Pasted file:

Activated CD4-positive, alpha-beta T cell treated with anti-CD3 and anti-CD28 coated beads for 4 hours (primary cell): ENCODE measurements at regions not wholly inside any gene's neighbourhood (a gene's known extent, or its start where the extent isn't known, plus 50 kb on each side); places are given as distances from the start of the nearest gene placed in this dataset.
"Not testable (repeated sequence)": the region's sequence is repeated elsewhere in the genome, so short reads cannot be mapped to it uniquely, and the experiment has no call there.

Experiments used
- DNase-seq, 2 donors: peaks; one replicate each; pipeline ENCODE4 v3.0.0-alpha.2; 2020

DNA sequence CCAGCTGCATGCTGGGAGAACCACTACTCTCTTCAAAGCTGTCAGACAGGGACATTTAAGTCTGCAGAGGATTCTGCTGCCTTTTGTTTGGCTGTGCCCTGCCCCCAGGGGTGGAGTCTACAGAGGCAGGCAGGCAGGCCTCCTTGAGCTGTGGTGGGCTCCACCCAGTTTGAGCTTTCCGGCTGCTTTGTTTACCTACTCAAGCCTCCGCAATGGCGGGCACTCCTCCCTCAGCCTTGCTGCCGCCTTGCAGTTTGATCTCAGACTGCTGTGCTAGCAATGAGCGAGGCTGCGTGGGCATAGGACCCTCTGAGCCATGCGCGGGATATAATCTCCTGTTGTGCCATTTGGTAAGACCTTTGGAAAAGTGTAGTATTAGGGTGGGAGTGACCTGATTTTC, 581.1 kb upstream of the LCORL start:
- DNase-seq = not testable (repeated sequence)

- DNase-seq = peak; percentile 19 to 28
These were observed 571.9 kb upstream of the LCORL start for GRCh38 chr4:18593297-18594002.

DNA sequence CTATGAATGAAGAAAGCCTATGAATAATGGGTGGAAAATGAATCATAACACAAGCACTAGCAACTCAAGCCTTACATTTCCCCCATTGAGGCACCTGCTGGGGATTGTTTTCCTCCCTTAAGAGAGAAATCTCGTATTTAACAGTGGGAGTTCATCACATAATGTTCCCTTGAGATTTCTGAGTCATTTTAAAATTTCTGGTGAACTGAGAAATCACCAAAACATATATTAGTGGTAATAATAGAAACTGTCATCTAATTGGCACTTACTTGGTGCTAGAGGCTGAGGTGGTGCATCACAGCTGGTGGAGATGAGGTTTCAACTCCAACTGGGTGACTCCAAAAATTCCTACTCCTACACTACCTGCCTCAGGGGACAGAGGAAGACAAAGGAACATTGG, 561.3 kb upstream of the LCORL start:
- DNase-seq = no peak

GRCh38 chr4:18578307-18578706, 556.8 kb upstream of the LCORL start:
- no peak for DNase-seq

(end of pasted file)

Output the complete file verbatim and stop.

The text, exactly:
Activated CD4-positive, alpha-beta T cell treated with anti-CD3 and anti-CD28 coated beads for 4 hours (primary cell): ENCODE measurements at regions not wholly inside any gene's neighbourhood (a gene's known extent, or its start where the extent isn't known, plus 50 kb on each side); places are given as distances from the start of the nearest gene placed in this dataset.
"Not testable (repeated sequence)": the region's sequence is repeated elsewhere in the genome, so short reads cannot be mapped to it uniquely, and the experiment has no call there.

Experiments used
- DNase-seq, 2 donors: peaks; one replicate each; pipeline ENCODE4 v3.0.0-alpha.2; 2020

DNA sequence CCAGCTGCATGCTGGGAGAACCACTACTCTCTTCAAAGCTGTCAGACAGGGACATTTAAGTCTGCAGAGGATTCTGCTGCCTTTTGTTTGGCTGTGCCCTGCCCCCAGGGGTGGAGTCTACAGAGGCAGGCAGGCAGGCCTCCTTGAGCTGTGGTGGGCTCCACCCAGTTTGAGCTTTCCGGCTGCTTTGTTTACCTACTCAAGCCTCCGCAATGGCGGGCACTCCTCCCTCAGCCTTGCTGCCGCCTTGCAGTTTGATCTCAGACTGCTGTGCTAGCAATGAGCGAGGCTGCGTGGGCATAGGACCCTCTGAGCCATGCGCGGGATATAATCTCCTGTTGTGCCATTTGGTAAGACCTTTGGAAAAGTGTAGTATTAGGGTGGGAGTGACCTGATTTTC, 581.1 kb upstream of the LCORL start:
- DNase-seq = not testable (repeated sequence)

- DNase-seq = peak; percentile 19 to 28
These were observed 571.9 kb upstream of the LCORL start for GRCh38 chr4:18593297-18594002.

DNA sequence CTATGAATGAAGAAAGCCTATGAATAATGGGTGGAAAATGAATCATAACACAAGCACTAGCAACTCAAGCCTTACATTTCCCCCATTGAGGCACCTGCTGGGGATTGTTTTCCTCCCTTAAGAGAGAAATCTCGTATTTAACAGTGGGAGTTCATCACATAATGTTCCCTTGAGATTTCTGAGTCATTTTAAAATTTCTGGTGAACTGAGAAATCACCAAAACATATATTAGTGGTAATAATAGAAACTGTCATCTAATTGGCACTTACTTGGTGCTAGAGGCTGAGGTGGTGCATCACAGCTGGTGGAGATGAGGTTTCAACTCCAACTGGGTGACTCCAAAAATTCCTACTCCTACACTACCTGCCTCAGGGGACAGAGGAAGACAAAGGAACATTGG, 561.3 kb upstream of the LCORL start:
- DNase-seq = no peak

GRCh38 chr4:18578307-18578706, 556.8 kb upstream of the LCORL start:
- no peak for DNase-seq